Boston Dynamics to commercialize electric Atlas humanoid robot

Hyundai to support R&D, testing for automotive manufacturing

Boston Dynamics

Boston Dynamics’ new electric Atlas humanoid robot will move in the most efficient way possible to complete tasks, rather than being constrained by a human range of motion.
Boston Dynamics has retired its hydraulic Atlas humanoid robot for an electric model unconstrained by human range of motion. Hyundai will begin commercialization testing.

Boston Dynamics recently announced it has retired the hydraulic version of its Atlas humanoid robot, unveiling a fully electric robot designed for real-world applications. As part of its commercialization strategy, the robot will be tested by Hyundai, which acquired a majority stake in Boston Dynamics in June 2021, for automotive manufacturing applications.

Waltham, Mass.-based Boston Dynamics said the next generation of its Atlas program builds on decades of research and furthers its commitment to delivering capable, useful mobile robots solving challenges in industry today.

Small group of customers to begin testing applications

Following the commercial deployment of “robot dog” Spot, and similar to its rollout of robot arm Stretch, Boston Dynamics will be partnering with a small group of customers, beginning with Hyundai, to test and iterate Atlas applications over the next few years. 

In addition to investing in the company, the Hyundai team is building the next generation of automotive manufacturing capabilities, and it will serve as a testing ground for new Atlas applications, Boston Dynamics said.

A capable robot is only one of the pieces required for a successful commercial solution. Boston Dynamics said scaled autonomous mobile robot (AMR) deployments are part of the broader digital transformation ecosystem, requiring IT infrastructure, employee buy-in, connectivity, workflows, safety standards, and operational processes for the robots and the data they generate and rely on.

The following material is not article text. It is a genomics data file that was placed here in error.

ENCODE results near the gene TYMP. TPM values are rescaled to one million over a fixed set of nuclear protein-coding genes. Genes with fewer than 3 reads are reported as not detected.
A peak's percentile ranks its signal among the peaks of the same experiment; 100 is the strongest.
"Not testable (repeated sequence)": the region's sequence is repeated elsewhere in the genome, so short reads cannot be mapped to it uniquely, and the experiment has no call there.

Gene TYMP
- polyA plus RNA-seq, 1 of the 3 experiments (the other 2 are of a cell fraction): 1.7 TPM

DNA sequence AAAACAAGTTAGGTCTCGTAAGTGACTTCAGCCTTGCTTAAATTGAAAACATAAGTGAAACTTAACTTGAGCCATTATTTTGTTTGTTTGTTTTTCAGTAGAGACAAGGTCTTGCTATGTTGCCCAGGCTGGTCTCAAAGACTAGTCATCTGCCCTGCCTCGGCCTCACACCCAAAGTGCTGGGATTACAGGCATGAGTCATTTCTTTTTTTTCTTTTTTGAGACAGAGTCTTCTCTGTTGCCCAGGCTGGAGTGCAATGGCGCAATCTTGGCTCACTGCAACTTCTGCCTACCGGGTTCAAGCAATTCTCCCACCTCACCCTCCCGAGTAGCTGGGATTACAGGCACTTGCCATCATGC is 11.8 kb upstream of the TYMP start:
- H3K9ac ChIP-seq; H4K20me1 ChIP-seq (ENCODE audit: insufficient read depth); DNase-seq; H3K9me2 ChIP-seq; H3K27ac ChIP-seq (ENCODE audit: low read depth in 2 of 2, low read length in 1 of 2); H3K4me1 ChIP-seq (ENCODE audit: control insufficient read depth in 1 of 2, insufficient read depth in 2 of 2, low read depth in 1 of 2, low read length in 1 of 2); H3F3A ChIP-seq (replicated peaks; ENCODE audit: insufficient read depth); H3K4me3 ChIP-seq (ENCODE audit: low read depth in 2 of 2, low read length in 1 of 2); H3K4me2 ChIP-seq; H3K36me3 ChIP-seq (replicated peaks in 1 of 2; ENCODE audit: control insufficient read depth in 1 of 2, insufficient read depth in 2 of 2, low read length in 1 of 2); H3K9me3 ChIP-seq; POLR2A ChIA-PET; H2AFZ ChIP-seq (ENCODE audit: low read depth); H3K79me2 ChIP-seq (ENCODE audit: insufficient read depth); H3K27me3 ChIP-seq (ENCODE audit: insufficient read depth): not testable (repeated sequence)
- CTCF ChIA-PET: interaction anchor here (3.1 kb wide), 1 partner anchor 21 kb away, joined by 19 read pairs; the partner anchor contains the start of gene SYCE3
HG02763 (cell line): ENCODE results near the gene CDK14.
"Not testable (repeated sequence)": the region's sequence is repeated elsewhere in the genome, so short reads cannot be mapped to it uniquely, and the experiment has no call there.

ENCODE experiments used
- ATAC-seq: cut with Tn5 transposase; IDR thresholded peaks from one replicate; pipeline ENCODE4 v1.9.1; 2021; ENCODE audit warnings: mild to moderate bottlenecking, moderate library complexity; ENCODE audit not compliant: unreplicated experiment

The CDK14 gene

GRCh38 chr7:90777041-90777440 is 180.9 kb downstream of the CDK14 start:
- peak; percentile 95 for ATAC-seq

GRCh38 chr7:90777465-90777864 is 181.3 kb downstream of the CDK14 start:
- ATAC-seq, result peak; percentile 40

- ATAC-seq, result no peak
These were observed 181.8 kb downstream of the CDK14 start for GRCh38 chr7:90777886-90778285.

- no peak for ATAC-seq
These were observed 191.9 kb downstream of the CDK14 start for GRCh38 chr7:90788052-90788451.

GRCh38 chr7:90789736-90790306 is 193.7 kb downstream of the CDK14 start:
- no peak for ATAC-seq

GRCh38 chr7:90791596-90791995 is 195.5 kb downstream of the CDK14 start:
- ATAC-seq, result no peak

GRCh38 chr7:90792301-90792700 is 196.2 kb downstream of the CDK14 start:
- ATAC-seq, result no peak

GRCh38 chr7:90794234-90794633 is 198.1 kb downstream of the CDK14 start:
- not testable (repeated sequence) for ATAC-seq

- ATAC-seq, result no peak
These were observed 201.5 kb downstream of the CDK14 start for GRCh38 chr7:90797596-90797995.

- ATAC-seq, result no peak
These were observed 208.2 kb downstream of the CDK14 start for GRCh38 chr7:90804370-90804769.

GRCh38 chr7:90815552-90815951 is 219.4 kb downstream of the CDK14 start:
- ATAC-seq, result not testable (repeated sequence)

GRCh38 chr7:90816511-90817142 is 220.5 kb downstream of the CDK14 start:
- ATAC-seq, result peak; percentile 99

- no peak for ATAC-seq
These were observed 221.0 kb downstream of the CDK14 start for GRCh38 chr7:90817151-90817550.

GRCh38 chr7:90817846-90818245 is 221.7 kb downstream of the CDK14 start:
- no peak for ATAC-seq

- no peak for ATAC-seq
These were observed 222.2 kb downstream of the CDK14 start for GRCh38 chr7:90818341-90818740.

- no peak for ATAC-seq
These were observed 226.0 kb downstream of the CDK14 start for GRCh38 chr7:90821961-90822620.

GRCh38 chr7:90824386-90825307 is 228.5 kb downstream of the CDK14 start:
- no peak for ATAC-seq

With over 1,500 deployments, the company’s Spot quadruped robot is already teaching hundreds of companies how to work alongside autonomous mobile robots. Boston Dynamics said it believes humanoid robots will be most effective if they are deployed with in-depth digital twin facility models and lots of data about how they operate.

Boston Dynamics also recently launched its Orbit fleet management software, which provides a centralized platform to manage entire robot fleets, site maps, and digital transformation data. Currently available for Spot, Stretch and Atlas will also be integrated into this enterprise system.

Humanoid robot will not be constrained by human range of motion

The electric version of Atlas will be stronger, more dexterous, and more agile, with a broader range of motion than any of Boston Dynamics’ previous generations. Building upon the capabilities of its last generation hydraulic Atlas (HD Atlas), which could already lift and maneuver a wide variety of heavy, irregular objects, the company is exploring several new gripper variations to meet a diverse set of expected manipulation needs in customer environments.

Boston Dynamics said Atlas’ humanoid form factor doesn’t limit its vision of how a bipedal robot can move, what tools it needs to succeed, and how it can help people accomplish more. The company is equipping Atlas to move in the most efficient way possible to complete a task, rather than being constrained by a human range of motion. Atlas will move in ways that exceed human capabilities. 

The company said it has focused on legged robots because it wanted to build robots that could balance and move dynamically, as well as navigate unstructured, unknown, or antagonistic terrain. It said a humanoid form factor is a useful design for robots working in a world designed for people.

Boston Dynamics said it has equipped Atlas with new artificial intelligence (AI) and machine learning tools, including reinforcement learning and computer vision, to ensure it can operate and adapt efficiently to complex real-world situations.

Combining decades of practical experience with first principles thinking, Boston Dynamics said it is confident in its ability to deliver a robot capable of tackling dull, dirty, and dangerous tasks in real applications.

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Boston Dynamics

Boston Dynamics’ new electric Atlas humanoid robot will move in the most efficient way possible to complete tasks, rather than being constrained by a human range of motion.

Robot Technologies